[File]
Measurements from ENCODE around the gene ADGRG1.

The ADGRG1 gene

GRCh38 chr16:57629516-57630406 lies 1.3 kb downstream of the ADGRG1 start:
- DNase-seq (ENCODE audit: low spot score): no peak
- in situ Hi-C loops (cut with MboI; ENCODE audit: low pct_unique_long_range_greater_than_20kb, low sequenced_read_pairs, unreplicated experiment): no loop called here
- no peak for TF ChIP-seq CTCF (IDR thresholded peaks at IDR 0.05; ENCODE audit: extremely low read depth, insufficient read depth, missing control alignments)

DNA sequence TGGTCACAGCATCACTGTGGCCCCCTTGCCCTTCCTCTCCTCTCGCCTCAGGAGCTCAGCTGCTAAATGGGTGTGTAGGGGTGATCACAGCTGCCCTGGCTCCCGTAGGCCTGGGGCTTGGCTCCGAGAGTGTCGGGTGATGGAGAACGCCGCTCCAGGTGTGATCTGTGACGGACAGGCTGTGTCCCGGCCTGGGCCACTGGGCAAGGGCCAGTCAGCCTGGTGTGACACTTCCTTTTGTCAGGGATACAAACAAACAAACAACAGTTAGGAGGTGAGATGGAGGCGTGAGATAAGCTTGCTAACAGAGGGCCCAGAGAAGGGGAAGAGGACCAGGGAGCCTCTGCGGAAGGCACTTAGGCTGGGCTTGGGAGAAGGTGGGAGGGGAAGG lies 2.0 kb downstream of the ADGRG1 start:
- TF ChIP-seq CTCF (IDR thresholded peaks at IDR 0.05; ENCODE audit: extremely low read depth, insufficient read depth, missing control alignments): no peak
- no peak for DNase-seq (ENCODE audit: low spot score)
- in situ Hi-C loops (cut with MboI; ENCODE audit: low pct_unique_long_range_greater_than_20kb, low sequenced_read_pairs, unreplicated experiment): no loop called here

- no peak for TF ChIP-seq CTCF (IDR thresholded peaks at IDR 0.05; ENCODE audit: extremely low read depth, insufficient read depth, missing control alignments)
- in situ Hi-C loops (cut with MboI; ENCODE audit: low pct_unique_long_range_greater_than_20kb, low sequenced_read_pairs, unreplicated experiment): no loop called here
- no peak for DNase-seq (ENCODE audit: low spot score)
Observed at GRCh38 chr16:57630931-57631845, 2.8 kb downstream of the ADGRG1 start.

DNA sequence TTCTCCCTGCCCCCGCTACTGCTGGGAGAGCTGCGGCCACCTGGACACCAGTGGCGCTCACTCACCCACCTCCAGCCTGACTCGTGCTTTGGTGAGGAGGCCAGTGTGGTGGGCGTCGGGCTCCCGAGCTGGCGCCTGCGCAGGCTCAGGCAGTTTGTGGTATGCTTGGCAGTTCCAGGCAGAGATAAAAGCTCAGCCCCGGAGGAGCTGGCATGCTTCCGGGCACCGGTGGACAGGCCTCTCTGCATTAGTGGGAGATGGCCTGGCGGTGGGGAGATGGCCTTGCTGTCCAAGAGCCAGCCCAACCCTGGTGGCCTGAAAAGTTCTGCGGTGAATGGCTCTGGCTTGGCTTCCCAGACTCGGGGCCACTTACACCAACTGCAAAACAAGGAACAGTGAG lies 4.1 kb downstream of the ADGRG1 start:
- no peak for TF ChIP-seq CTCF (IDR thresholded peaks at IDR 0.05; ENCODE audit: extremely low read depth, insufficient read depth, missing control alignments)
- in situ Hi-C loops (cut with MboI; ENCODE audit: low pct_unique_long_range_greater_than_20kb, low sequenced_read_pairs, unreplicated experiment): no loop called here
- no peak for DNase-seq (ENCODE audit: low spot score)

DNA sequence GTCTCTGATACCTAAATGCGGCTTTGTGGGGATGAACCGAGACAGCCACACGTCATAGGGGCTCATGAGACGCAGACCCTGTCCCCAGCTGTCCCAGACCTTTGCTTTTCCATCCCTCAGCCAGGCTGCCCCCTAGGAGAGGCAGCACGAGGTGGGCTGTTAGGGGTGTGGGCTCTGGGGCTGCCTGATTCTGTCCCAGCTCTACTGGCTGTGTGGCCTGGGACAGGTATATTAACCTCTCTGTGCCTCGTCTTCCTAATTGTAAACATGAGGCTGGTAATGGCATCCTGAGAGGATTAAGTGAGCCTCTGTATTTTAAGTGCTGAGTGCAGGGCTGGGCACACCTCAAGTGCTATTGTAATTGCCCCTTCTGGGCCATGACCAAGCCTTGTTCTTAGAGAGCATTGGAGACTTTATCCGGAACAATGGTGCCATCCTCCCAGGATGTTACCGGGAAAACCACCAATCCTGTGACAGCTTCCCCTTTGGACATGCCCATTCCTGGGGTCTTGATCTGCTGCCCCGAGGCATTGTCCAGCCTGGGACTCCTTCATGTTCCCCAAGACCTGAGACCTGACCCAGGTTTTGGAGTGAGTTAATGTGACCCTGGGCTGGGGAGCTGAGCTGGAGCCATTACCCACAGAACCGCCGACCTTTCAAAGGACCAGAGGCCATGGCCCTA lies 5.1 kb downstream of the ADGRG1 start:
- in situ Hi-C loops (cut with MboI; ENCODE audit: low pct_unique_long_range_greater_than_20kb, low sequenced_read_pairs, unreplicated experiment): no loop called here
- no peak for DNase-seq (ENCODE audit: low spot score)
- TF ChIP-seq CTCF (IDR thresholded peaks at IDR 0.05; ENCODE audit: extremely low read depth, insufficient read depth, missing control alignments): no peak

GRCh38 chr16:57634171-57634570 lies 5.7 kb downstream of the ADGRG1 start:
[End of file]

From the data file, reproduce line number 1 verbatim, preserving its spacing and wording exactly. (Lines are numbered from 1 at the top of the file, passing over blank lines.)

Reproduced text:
Measurements from ENCODE around the gene ADGRG1.